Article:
I’m about to convert my old vinyl to digital and I need some guidance on equipment.
I have an old Denon DP-30L-ii that I haven’t used in years, but it should still be good. It has a Grado MC+ cartridge (which I believe is stereo, despite Grado’s current designation). To use this turntable, I’d have to buy a pre-amp, correct?
Or, I could simply get a new turntable with a built-in pre-amp, possibly one with a USB connection, such as the Audio-Technica AT-LP120-USB http://tinyurl.com/ylysnev (expensive) or AT-LP60-USB http://tinyurl.com/3gvsoo8 (cheaper).
Suggestions welcome. If a pre-amp, which one? If a new TT, which one?
I would tend to avoid the cheaper AT deck.
I started out with an ION iTTUSB - the electronics were fine but the platter was far too light giving noticeable wow&flutter
I retrieved my Technics SL-150 with SME 3009 arm from the attic and gave it a good home service. I bought it a new cartridge - I had too as I tried cleaning the stylus with alcohol and this dissolved the glue attaching the diamond stylus to the cantilever (an expensive mistake) - oops
I ran that through my wife’s old Technics preamp through to an Edirol UA-1EX soundcard. The Technics amp died so I bought an ARTcessories DJ-Pre11 preamp (also feeding the Edirol). Both of those yielded excellent results. ART also make a combined preamp and USB soundcard - the USB Phono-plus. In other circumstances I would have bough that. See: http://artproaudio.com/artcessories/turntable_preamps/product/usb_phono_plus-ps/
So I think you have two options:
Use the Denon if you think that is good enough plus an ARTcessories USB Phono-Plus (or similar, Behringer make one too but that one has no gain control, unlike the ART which does, which may be an issue when setting signal level).
Buy the more expensive AT deck.
In either case once you’ve finished, unless you want to retain the vinyl for playing then you can always sell on the kit
Have fun with your vinyl transfers,
Oh and the other thing I bought was a highly focussed piece of software for click removal (my records had a hard life!) called ClickRepair which gave almost magical results and saved me loads of time. See this sticky thread: https://forum.audacityteam.org/t/click-pop-removal-clickrepair-software/1933/1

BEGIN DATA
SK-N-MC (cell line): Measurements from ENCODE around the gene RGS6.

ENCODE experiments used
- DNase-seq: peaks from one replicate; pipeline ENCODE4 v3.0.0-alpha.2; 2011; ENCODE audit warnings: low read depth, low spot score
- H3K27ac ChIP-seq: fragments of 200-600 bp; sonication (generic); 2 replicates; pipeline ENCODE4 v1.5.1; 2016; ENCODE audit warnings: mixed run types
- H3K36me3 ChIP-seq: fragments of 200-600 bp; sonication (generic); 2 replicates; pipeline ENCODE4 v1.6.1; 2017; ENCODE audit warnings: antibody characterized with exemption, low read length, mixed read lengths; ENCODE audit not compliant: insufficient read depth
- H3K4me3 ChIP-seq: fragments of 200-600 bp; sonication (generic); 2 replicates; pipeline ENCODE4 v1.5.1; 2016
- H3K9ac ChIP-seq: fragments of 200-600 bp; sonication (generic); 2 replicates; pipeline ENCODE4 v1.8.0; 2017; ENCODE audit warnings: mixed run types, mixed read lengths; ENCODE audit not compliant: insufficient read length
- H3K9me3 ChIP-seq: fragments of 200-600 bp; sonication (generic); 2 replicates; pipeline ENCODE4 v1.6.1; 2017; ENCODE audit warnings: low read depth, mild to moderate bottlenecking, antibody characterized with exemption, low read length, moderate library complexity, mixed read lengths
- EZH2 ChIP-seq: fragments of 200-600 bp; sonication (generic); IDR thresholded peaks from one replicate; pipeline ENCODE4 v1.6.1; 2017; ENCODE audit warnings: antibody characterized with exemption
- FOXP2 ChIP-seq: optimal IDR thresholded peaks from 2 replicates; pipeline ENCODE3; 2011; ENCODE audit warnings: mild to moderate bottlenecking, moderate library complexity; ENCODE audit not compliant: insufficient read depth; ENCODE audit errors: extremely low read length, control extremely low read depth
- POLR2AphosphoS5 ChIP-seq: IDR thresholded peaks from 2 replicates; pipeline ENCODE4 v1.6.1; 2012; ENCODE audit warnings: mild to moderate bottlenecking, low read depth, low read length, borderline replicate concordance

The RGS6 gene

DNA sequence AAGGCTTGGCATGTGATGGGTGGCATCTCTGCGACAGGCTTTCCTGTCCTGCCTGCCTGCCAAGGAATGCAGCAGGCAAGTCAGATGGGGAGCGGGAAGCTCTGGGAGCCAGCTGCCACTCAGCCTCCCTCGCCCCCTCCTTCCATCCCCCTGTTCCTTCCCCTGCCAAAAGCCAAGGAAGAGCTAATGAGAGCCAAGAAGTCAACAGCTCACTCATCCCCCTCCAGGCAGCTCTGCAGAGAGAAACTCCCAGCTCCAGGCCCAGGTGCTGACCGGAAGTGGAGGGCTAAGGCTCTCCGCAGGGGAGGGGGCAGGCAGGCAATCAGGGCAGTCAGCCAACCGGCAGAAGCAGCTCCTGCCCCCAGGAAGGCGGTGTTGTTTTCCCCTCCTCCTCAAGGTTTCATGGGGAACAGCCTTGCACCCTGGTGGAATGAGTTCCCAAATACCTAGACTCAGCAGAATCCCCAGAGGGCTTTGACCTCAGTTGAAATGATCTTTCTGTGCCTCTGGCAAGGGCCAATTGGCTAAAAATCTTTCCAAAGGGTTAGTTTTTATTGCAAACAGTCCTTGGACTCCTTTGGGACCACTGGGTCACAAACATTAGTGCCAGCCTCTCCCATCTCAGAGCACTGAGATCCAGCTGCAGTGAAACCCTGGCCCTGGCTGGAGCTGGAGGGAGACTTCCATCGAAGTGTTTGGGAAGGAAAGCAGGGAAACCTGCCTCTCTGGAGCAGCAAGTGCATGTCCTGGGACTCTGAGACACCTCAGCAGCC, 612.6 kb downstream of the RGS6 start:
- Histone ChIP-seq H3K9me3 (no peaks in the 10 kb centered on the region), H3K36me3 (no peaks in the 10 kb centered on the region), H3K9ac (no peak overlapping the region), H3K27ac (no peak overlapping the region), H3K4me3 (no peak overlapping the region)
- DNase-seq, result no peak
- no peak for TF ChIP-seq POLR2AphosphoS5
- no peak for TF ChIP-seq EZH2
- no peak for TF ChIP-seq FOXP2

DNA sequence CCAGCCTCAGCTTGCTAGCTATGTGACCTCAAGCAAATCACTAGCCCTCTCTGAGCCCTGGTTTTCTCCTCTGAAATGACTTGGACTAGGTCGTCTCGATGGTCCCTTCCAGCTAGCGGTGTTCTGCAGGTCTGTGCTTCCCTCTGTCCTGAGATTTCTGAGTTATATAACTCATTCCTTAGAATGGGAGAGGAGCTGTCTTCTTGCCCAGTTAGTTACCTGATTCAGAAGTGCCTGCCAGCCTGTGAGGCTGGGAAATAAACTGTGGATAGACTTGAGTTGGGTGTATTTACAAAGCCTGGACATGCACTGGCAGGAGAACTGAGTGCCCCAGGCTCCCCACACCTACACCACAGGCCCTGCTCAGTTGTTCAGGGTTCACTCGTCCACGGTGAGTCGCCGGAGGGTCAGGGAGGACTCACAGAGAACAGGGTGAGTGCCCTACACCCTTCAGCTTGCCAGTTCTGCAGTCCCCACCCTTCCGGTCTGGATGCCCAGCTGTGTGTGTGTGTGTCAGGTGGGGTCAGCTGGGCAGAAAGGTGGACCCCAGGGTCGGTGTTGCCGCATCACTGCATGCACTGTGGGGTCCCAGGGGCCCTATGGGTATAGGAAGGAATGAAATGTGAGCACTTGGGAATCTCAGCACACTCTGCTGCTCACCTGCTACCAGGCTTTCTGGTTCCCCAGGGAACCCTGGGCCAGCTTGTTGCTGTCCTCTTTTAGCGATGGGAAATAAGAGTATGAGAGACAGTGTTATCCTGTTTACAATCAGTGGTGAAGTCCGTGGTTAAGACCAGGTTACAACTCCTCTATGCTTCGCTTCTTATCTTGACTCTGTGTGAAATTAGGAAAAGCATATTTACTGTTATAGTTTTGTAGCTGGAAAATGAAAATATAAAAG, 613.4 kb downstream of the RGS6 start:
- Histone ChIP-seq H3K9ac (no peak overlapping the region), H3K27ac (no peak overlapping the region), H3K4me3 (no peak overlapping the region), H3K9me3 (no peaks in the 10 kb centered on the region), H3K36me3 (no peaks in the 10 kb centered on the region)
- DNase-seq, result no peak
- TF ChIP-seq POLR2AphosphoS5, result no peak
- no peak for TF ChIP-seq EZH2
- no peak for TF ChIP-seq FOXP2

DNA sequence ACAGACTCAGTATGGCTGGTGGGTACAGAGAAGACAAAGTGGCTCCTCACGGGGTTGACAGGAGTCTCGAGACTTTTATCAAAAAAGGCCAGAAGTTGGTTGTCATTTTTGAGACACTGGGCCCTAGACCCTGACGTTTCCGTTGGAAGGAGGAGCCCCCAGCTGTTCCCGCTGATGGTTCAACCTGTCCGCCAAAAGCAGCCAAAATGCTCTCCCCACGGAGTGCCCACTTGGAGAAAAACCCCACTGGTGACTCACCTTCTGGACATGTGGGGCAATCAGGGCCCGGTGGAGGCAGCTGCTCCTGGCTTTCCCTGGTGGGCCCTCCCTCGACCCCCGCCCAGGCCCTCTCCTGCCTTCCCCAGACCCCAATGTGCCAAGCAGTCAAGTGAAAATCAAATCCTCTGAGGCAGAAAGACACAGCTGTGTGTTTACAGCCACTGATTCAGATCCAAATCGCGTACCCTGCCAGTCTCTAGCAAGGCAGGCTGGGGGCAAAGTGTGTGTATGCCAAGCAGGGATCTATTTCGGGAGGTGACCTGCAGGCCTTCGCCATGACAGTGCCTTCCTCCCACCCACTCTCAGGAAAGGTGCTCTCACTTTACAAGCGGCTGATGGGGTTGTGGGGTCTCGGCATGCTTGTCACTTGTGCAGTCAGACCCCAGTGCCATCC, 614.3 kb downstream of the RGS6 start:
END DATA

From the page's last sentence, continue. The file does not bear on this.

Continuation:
I would lean towards putting your Denon back into service as well. It may need a new belt (if belt drive) and possibly some lubrication, but I would expect it to be much better than the current AT offerings.
If you still have a receiver with phono input available, then you can get a Behringer UCA-202 and install in in one of the Tape-loop connections of the receiver. That is the setup I’ve been using to transfer LPs. If you don’t have a receiver still then Behringer makes the UFO-202 which is the same unit with the addition of a Phono pre-amp. The only flaw with the Behringer unit is that the lack any gain control ahead of the A/D conversion, but the noise floor still is well below the noise floor of the LPs so it’s not really an issue, you will just want to “normalize” the recordings before converting to mp3 (assuming that is what you plan to do).
I’ve been using Click Repair as well, and it does do a pretty good job. However I only turn to it for particularly noisy LPs, most go straight to mp3 pops, clicks and all.
I also use a tool called “Wave-repair” for the actual recording and track splitting. I find its workflow to be a bit easier than Audacity (but that may well be more because I’m more used to the interface). Wave-repair also has pop and click repair tools, but they are pretty much totally manual so I hardly ever use them.